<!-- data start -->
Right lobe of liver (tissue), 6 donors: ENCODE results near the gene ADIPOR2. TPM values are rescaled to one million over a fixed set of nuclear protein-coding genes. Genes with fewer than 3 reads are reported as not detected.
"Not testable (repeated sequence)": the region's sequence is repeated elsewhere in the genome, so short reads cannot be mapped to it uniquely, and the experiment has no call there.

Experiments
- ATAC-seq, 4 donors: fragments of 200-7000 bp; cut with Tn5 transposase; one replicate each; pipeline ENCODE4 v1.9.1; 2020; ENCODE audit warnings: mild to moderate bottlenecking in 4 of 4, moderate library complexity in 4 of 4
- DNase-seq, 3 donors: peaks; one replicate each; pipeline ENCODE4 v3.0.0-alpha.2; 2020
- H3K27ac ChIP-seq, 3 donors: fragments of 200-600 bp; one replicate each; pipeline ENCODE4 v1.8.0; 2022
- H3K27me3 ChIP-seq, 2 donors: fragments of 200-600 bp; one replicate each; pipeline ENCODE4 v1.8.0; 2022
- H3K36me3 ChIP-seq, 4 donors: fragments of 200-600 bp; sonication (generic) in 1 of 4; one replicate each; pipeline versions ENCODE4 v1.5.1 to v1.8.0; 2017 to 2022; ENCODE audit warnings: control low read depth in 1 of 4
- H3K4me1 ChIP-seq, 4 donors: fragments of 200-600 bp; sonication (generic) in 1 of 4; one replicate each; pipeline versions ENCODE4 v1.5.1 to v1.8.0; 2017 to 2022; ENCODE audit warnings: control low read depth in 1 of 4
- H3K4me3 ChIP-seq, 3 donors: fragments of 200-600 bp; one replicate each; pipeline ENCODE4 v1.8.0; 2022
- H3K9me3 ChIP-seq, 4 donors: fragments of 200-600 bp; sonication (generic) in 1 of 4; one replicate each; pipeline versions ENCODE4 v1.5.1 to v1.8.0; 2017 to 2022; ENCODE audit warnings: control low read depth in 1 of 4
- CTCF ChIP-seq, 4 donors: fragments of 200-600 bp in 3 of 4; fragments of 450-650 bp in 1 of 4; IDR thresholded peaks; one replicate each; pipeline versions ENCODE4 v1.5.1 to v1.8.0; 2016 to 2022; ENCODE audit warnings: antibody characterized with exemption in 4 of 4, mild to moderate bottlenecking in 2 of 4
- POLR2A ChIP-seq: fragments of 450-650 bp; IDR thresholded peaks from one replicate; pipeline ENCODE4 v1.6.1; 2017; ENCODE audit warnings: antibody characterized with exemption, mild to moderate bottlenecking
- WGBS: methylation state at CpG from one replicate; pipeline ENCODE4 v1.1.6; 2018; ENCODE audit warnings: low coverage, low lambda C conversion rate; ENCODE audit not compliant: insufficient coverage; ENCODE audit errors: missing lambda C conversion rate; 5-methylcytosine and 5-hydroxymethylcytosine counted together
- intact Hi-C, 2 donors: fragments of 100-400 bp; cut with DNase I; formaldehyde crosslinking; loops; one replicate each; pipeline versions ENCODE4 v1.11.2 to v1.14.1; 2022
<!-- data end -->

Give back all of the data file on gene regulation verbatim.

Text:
Right lobe of liver (tissue), 6 donors: ENCODE results near the gene ADIPOR2. TPM values are rescaled to one million over a fixed set of nuclear protein-coding genes. Genes with fewer than 3 reads are reported as not detected.
"Not testable (repeated sequence)": the region's sequence is repeated elsewhere in the genome, so short reads cannot be mapped to it uniquely, and the experiment has no call there.

Experiments
- ATAC-seq, 4 donors: fragments of 200-7000 bp; cut with Tn5 transposase; one replicate each; pipeline ENCODE4 v1.9.1; 2020; ENCODE audit warnings: mild to moderate bottlenecking in 4 of 4, moderate library complexity in 4 of 4
- DNase-seq, 3 donors: peaks; one replicate each; pipeline ENCODE4 v3.0.0-alpha.2; 2020
- H3K27ac ChIP-seq, 3 donors: fragments of 200-600 bp; one replicate each; pipeline ENCODE4 v1.8.0; 2022
- H3K27me3 ChIP-seq, 2 donors: fragments of 200-600 bp; one replicate each; pipeline ENCODE4 v1.8.0; 2022
- H3K36me3 ChIP-seq, 4 donors: fragments of 200-600 bp; sonication (generic) in 1 of 4; one replicate each; pipeline versions ENCODE4 v1.5.1 to v1.8.0; 2017 to 2022; ENCODE audit warnings: control low read depth in 1 of 4
- H3K4me1 ChIP-seq, 4 donors: fragments of 200-600 bp; sonication (generic) in 1 of 4; one replicate each; pipeline versions ENCODE4 v1.5.1 to v1.8.0; 2017 to 2022; ENCODE audit warnings: control low read depth in 1 of 4
- H3K4me3 ChIP-seq, 3 donors: fragments of 200-600 bp; one replicate each; pipeline ENCODE4 v1.8.0; 2022
- H3K9me3 ChIP-seq, 4 donors: fragments of 200-600 bp; sonication (generic) in 1 of 4; one replicate each; pipeline versions ENCODE4 v1.5.1 to v1.8.0; 2017 to 2022; ENCODE audit warnings: control low read depth in 1 of 4
- CTCF ChIP-seq, 4 donors: fragments of 200-600 bp in 3 of 4; fragments of 450-650 bp in 1 of 4; IDR thresholded peaks; one replicate each; pipeline versions ENCODE4 v1.5.1 to v1.8.0; 2016 to 2022; ENCODE audit warnings: antibody characterized with exemption in 4 of 4, mild to moderate bottlenecking in 2 of 4
- POLR2A ChIP-seq: fragments of 450-650 bp; IDR thresholded peaks from one replicate; pipeline ENCODE4 v1.6.1; 2017; ENCODE audit warnings: antibody characterized with exemption, mild to moderate bottlenecking
- WGBS: methylation state at CpG from one replicate; pipeline ENCODE4 v1.1.6; 2018; ENCODE audit warnings: low coverage, low lambda C conversion rate; ENCODE audit not compliant: insufficient coverage; ENCODE audit errors: missing lambda C conversion rate; 5-methylcytosine and 5-hydroxymethylcytosine counted together
- intact Hi-C, 2 donors: fragments of 100-400 bp; cut with DNase I; formaldehyde crosslinking; loops; one replicate each; pipeline versions ENCODE4 v1.11.2 to v1.14.1; 2022